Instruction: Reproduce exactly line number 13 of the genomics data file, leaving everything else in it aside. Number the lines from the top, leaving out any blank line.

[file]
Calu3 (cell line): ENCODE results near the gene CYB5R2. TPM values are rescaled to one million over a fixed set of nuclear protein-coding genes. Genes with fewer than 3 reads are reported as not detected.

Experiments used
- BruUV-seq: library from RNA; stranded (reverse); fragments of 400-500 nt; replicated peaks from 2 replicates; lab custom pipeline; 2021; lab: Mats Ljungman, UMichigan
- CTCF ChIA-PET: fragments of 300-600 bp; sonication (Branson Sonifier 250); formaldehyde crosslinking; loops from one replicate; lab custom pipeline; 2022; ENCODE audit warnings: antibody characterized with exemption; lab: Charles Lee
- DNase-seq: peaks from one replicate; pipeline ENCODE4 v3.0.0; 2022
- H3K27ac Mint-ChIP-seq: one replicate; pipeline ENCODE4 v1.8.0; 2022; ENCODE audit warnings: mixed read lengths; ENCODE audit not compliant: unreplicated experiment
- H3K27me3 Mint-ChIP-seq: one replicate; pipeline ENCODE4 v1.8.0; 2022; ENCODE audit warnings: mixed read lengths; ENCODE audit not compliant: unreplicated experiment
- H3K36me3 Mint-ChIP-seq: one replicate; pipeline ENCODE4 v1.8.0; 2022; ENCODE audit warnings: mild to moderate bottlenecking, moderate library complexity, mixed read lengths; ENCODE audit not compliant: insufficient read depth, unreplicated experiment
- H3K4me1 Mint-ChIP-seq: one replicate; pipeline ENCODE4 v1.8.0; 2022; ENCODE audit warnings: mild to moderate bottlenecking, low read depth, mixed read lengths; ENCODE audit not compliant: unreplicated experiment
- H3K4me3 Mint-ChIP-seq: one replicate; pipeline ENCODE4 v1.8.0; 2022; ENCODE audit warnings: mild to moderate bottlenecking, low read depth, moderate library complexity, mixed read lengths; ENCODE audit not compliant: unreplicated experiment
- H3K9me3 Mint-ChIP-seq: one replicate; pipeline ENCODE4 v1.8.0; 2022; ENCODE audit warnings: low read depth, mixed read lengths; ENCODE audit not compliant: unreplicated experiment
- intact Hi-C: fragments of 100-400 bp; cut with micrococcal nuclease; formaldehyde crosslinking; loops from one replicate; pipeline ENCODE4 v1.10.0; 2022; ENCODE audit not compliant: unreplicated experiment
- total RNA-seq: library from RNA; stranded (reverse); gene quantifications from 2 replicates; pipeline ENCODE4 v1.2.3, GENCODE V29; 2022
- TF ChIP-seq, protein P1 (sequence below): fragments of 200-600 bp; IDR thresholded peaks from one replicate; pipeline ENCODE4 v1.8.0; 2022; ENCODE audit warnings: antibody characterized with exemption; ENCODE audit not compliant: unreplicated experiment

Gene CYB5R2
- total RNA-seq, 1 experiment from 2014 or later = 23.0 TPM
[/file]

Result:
- total RNA-seq: library from RNA; stranded (reverse); gene quantifications from 2 replicates; pipeline ENCODE4 v1.2.3, GENCODE V29; 2022